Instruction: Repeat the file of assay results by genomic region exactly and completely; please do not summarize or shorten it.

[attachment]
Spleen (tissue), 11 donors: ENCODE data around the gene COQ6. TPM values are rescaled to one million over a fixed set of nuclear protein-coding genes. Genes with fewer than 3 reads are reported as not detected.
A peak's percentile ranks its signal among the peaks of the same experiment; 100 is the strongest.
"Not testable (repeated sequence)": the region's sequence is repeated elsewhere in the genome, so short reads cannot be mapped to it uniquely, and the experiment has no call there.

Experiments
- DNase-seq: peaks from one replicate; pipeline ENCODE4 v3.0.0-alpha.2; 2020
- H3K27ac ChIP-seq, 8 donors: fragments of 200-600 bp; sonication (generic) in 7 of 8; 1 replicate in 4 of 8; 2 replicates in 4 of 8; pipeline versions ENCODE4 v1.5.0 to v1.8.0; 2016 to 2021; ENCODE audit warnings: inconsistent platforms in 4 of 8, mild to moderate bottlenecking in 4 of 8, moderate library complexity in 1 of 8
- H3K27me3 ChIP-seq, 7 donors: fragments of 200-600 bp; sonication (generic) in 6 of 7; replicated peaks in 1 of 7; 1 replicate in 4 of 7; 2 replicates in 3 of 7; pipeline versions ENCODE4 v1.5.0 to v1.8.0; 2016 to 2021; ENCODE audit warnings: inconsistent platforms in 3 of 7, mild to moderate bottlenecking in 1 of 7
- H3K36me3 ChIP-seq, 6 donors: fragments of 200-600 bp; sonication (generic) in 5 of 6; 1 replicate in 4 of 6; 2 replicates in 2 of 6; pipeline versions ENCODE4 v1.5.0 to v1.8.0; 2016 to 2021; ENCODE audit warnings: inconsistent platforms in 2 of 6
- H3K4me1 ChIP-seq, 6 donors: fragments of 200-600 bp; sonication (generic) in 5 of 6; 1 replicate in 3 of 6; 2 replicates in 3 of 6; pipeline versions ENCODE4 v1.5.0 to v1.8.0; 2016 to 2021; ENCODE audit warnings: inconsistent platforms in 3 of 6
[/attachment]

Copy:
Spleen (tissue), 11 donors: ENCODE data around the gene COQ6. TPM values are rescaled to one million over a fixed set of nuclear protein-coding genes. Genes with fewer than 3 reads are reported as not detected.
A peak's percentile ranks its signal among the peaks of the same experiment; 100 is the strongest.
"Not testable (repeated sequence)": the region's sequence is repeated elsewhere in the genome, so short reads cannot be mapped to it uniquely, and the experiment has no call there.

Experiments
- DNase-seq: peaks from one replicate; pipeline ENCODE4 v3.0.0-alpha.2; 2020
- H3K27ac ChIP-seq, 8 donors: fragments of 200-600 bp; sonication (generic) in 7 of 8; 1 replicate in 4 of 8; 2 replicates in 4 of 8; pipeline versions ENCODE4 v1.5.0 to v1.8.0; 2016 to 2021; ENCODE audit warnings: inconsistent platforms in 4 of 8, mild to moderate bottlenecking in 4 of 8, moderate library complexity in 1 of 8
- H3K27me3 ChIP-seq, 7 donors: fragments of 200-600 bp; sonication (generic) in 6 of 7; replicated peaks in 1 of 7; 1 replicate in 4 of 7; 2 replicates in 3 of 7; pipeline versions ENCODE4 v1.5.0 to v1.8.0; 2016 to 2021; ENCODE audit warnings: inconsistent platforms in 3 of 7, mild to moderate bottlenecking in 1 of 7
- H3K36me3 ChIP-seq, 6 donors: fragments of 200-600 bp; sonication (generic) in 5 of 6; 1 replicate in 4 of 6; 2 replicates in 2 of 6; pipeline versions ENCODE4 v1.5.0 to v1.8.0; 2016 to 2021; ENCODE audit warnings: inconsistent platforms in 2 of 6
- H3K4me1 ChIP-seq, 6 donors: fragments of 200-600 bp; sonication (generic) in 5 of 6; 1 replicate in 3 of 6; 2 replicates in 3 of 6; pipeline versions ENCODE4 v1.5.0 to v1.8.0; 2016 to 2021; ENCODE audit warnings: inconsistent platforms in 3 of 6